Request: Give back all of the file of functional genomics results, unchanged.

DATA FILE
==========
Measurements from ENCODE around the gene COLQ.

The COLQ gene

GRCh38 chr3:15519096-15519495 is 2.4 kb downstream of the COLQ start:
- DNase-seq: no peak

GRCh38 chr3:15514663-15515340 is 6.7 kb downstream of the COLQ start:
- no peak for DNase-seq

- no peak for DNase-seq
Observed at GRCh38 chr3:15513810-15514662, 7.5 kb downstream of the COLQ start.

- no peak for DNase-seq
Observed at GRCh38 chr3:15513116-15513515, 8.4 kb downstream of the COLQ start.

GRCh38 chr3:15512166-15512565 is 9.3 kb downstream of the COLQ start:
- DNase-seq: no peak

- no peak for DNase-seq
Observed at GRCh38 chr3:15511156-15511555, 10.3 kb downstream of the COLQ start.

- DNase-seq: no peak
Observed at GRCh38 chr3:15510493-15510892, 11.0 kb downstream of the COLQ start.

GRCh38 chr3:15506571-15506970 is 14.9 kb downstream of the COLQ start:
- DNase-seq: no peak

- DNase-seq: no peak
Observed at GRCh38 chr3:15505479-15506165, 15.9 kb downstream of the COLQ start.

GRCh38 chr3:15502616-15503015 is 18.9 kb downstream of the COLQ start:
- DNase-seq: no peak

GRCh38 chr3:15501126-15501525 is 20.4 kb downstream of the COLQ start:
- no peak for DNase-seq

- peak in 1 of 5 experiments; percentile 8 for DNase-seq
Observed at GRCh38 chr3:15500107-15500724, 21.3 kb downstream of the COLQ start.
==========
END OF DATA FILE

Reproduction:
Measurements from ENCODE around the gene COLQ.

The COLQ gene

GRCh38 chr3:15519096-15519495 is 2.4 kb downstream of the COLQ start:
- DNase-seq: no peak

GRCh38 chr3:15514663-15515340 is 6.7 kb downstream of the COLQ start:
- no peak for DNase-seq

- no peak for DNase-seq
Observed at GRCh38 chr3:15513810-15514662, 7.5 kb downstream of the COLQ start.

- no peak for DNase-seq
Observed at GRCh38 chr3:15513116-15513515, 8.4 kb downstream of the COLQ start.

GRCh38 chr3:15512166-15512565 is 9.3 kb downstream of the COLQ start:
- DNase-seq: no peak

- no peak for DNase-seq
Observed at GRCh38 chr3:15511156-15511555, 10.3 kb downstream of the COLQ start.

- DNase-seq: no peak
Observed at GRCh38 chr3:15510493-15510892, 11.0 kb downstream of the COLQ start.

GRCh38 chr3:15506571-15506970 is 14.9 kb downstream of the COLQ start:
- DNase-seq: no peak

- DNase-seq: no peak
Observed at GRCh38 chr3:15505479-15506165, 15.9 kb downstream of the COLQ start.

GRCh38 chr3:15502616-15503015 is 18.9 kb downstream of the COLQ start:
- DNase-seq: no peak

GRCh38 chr3:15501126-15501525 is 20.4 kb downstream of the COLQ start:
- no peak for DNase-seq

- peak in 1 of 5 experiments; percentile 8 for DNase-seq
Observed at GRCh38 chr3:15500107-15500724, 21.3 kb downstream of the COLQ start.